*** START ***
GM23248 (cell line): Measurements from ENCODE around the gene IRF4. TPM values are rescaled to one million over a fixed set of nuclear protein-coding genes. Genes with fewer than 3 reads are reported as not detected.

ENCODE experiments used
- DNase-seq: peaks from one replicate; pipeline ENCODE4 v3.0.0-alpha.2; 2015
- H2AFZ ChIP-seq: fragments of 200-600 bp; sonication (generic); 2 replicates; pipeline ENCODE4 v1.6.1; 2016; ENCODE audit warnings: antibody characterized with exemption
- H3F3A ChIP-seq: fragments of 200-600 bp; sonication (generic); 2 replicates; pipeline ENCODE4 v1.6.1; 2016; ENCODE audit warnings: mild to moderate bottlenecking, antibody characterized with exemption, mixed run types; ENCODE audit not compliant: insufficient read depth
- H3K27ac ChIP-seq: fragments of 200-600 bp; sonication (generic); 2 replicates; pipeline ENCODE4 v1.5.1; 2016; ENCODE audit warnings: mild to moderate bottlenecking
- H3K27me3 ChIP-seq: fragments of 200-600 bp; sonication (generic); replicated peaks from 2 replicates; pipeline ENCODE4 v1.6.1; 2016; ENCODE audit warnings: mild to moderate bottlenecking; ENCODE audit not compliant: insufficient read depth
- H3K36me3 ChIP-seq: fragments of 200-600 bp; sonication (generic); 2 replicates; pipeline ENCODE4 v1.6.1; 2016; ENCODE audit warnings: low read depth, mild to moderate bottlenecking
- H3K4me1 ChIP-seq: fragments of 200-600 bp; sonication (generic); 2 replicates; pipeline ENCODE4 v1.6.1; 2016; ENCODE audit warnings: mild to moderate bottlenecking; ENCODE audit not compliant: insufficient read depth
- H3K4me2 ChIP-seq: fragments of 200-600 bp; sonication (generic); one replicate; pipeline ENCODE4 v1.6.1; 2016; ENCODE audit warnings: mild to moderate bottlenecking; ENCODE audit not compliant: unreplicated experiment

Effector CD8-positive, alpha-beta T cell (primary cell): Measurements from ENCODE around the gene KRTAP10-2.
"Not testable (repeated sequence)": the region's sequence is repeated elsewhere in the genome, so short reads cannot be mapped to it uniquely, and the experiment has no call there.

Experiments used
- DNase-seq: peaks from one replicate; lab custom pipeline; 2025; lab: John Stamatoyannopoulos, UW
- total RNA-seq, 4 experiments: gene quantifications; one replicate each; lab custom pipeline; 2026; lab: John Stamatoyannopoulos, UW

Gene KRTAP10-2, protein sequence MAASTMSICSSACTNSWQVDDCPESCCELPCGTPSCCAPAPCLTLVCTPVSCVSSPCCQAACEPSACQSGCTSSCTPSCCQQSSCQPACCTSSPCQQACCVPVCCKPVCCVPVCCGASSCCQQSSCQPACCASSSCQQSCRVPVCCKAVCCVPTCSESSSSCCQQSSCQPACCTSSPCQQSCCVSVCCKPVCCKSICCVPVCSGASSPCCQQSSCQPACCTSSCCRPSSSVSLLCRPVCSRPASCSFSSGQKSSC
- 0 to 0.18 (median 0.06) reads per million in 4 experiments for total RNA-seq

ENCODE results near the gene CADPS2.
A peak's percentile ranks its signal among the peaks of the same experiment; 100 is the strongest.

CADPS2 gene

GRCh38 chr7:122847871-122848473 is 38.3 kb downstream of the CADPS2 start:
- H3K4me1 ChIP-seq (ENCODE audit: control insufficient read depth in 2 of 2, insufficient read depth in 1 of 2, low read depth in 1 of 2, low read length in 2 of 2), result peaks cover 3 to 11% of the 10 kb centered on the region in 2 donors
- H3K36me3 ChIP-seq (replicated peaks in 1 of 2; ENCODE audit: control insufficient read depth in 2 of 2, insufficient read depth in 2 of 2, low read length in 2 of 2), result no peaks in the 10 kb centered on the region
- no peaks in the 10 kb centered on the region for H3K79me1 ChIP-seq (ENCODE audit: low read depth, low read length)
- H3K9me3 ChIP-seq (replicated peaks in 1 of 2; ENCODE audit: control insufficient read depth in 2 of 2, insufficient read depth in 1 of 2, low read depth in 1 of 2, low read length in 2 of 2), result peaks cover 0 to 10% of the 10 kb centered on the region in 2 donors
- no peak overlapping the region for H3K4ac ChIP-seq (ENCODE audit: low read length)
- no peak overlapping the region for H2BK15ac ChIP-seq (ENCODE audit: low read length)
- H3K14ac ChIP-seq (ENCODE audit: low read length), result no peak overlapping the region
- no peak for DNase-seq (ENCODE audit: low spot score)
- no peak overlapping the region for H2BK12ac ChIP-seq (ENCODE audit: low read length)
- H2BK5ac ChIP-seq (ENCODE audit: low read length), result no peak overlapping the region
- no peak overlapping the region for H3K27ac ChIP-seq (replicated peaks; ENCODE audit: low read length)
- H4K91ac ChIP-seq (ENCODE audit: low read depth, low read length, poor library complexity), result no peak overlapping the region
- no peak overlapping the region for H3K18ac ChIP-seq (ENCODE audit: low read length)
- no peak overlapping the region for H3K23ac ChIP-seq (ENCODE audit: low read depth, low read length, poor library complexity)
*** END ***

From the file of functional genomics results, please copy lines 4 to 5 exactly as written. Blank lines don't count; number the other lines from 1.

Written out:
- H2AFZ ChIP-seq: fragments of 200-600 bp; sonication (generic); 2 replicates; pipeline ENCODE4 v1.6.1; 2016; ENCODE audit warnings: antibody characterized with exemption
- H3F3A ChIP-seq: fragments of 200-600 bp; sonication (generic); 2 replicates; pipeline ENCODE4 v1.6.1; 2016; ENCODE audit warnings: mild to moderate bottlenecking, antibody characterized with exemption, mixed run types; ENCODE audit not compliant: insufficient read depth